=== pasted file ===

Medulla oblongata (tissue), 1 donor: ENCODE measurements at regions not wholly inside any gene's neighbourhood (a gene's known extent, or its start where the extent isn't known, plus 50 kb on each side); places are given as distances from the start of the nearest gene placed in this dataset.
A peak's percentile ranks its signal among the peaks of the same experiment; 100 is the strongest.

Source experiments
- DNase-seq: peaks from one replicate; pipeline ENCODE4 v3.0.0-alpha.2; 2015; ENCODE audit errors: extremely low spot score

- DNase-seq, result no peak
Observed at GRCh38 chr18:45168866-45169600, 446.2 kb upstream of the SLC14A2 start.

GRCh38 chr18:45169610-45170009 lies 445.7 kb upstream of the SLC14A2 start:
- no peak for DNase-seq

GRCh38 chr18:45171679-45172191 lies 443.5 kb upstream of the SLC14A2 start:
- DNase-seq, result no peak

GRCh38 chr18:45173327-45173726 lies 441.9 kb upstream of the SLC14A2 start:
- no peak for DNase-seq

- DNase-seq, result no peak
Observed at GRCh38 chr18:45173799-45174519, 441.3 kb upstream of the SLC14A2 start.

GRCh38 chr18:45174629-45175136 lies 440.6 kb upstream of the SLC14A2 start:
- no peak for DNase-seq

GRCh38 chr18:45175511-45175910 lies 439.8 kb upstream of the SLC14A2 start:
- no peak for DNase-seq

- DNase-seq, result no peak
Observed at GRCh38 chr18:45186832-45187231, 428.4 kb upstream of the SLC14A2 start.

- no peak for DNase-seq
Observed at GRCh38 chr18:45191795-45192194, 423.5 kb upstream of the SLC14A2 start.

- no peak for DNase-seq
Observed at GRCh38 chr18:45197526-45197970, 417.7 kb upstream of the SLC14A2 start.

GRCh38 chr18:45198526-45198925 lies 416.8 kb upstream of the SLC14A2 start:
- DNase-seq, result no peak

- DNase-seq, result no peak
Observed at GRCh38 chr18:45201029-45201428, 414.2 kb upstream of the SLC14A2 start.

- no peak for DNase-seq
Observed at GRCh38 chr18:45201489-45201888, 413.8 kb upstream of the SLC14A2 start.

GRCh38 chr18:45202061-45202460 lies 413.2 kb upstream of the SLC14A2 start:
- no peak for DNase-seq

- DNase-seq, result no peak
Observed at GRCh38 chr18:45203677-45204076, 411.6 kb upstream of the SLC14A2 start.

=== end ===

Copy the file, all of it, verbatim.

Medulla oblongata (tissue), 1 donor: ENCODE measurements at regions not wholly inside any gene's neighbourhood (a gene's known extent, or its start where the extent isn't known, plus 50 kb on each side); places are given as distances from the start of the nearest gene placed in this dataset.
A peak's percentile ranks its signal among the peaks of the same experiment; 100 is the strongest.

Source experiments
- DNase-seq: peaks from one replicate; pipeline ENCODE4 v3.0.0-alpha.2; 2015; ENCODE audit errors: extremely low spot score

- DNase-seq, result no peak
Observed at GRCh38 chr18:45168866-45169600, 446.2 kb upstream of the SLC14A2 start.

GRCh38 chr18:45169610-45170009 lies 445.7 kb upstream of the SLC14A2 start:
- no peak for DNase-seq

GRCh38 chr18:45171679-45172191 lies 443.5 kb upstream of the SLC14A2 start:
- DNase-seq, result no peak

GRCh38 chr18:45173327-45173726 lies 441.9 kb upstream of the SLC14A2 start:
- no peak for DNase-seq

- DNase-seq, result no peak
Observed at GRCh38 chr18:45173799-45174519, 441.3 kb upstream of the SLC14A2 start.

GRCh38 chr18:45174629-45175136 lies 440.6 kb upstream of the SLC14A2 start:
- no peak for DNase-seq

GRCh38 chr18:45175511-45175910 lies 439.8 kb upstream of the SLC14A2 start:
- no peak for DNase-seq

- DNase-seq, result no peak
Observed at GRCh38 chr18:45186832-45187231, 428.4 kb upstream of the SLC14A2 start.

- no peak for DNase-seq
Observed at GRCh38 chr18:45191795-45192194, 423.5 kb upstream of the SLC14A2 start.

- no peak for DNase-seq
Observed at GRCh38 chr18:45197526-45197970, 417.7 kb upstream of the SLC14A2 start.

GRCh38 chr18:45198526-45198925 lies 416.8 kb upstream of the SLC14A2 start:
- DNase-seq, result no peak

- DNase-seq, result no peak
Observed at GRCh38 chr18:45201029-45201428, 414.2 kb upstream of the SLC14A2 start.

- no peak for DNase-seq
Observed at GRCh38 chr18:45201489-45201888, 413.8 kb upstream of the SLC14A2 start.

GRCh38 chr18:45202061-45202460 lies 413.2 kb upstream of the SLC14A2 start:
- no peak for DNase-seq

- DNase-seq, result no peak
Observed at GRCh38 chr18:45203677-45204076, 411.6 kb upstream of the SLC14A2 start.